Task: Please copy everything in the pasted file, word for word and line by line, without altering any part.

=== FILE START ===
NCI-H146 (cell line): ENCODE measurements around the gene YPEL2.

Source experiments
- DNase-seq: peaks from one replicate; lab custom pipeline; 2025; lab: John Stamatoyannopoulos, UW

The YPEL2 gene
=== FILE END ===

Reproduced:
NCI-H146 (cell line): ENCODE measurements around the gene YPEL2.

Source experiments
- DNase-seq: peaks from one replicate; lab custom pipeline; 2025; lab: John Stamatoyannopoulos, UW

The YPEL2 gene